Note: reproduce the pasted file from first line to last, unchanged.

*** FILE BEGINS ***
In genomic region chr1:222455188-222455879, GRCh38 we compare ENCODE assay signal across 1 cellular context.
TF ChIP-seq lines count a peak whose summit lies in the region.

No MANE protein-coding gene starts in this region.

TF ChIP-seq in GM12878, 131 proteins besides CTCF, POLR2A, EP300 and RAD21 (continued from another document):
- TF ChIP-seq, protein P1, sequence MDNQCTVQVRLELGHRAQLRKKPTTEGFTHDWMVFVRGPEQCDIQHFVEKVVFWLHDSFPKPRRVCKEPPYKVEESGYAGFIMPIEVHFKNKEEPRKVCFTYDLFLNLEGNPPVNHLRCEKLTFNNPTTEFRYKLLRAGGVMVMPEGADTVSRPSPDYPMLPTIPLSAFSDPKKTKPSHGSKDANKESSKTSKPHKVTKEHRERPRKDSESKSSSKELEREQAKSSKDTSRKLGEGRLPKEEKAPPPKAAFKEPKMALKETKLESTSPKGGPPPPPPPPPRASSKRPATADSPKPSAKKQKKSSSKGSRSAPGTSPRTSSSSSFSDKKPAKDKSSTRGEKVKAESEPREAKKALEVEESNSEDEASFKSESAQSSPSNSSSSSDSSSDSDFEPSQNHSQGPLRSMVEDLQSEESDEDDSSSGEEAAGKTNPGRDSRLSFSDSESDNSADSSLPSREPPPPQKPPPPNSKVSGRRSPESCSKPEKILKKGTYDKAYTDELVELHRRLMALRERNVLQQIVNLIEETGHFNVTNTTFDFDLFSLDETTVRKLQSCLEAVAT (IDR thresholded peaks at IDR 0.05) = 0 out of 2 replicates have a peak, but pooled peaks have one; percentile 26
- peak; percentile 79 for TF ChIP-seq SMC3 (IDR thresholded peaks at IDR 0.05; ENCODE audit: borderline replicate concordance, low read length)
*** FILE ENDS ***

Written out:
In genomic region chr1:222455188-222455879, GRCh38 we compare ENCODE assay signal across 1 cellular context.
TF ChIP-seq lines count a peak whose summit lies in the region.

No MANE protein-coding gene starts in this region.

TF ChIP-seq in GM12878, 131 proteins besides CTCF, POLR2A, EP300 and RAD21 (continued from another document):
- TF ChIP-seq, protein P1, sequence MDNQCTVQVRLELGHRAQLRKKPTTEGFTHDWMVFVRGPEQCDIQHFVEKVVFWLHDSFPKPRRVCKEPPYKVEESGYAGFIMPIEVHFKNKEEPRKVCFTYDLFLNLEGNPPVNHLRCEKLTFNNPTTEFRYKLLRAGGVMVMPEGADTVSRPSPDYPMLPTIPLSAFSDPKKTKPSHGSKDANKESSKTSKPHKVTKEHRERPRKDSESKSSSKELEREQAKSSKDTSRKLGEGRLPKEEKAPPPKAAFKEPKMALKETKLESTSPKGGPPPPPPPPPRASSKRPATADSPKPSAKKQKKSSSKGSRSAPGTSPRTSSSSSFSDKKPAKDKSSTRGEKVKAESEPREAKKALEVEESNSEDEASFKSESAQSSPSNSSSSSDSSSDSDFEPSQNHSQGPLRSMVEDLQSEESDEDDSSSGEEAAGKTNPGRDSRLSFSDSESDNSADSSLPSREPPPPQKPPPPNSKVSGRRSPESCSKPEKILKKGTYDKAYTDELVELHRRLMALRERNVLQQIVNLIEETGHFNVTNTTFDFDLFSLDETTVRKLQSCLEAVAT (IDR thresholded peaks at IDR 0.05) = 0 out of 2 replicates have a peak, but pooled peaks have one; percentile 26
- peak; percentile 79 for TF ChIP-seq SMC3 (IDR thresholded peaks at IDR 0.05; ENCODE audit: borderline replicate concordance, low read length)